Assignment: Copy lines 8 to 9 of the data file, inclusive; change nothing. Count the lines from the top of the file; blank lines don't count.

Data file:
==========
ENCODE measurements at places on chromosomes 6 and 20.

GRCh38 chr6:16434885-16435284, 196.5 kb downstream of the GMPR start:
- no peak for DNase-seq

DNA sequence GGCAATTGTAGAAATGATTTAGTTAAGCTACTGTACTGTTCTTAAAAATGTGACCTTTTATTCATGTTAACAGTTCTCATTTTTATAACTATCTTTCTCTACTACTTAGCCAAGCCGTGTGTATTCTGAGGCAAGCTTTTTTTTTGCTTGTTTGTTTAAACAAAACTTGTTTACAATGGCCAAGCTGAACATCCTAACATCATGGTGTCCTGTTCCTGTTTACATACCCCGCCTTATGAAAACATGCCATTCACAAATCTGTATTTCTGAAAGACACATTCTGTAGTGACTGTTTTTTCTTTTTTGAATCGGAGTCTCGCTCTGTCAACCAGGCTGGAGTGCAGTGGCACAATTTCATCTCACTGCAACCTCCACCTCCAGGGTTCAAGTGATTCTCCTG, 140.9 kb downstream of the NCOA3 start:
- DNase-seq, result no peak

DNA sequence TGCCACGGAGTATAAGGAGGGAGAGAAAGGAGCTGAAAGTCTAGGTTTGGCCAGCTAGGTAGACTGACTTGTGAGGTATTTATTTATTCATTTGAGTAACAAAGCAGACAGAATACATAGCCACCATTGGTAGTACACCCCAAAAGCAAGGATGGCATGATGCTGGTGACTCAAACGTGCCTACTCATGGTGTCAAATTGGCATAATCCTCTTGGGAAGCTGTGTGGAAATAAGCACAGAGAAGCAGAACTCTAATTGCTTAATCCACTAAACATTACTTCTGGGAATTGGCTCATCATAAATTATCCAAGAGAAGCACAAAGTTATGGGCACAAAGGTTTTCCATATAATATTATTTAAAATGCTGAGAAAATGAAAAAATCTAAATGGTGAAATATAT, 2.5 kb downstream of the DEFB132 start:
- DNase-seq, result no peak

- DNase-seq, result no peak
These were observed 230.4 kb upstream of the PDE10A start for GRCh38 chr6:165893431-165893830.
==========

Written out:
- DNase-seq, result no peak
These were observed 230.4 kb upstream of the PDE10A start for GRCh38 chr6:165893431-165893830.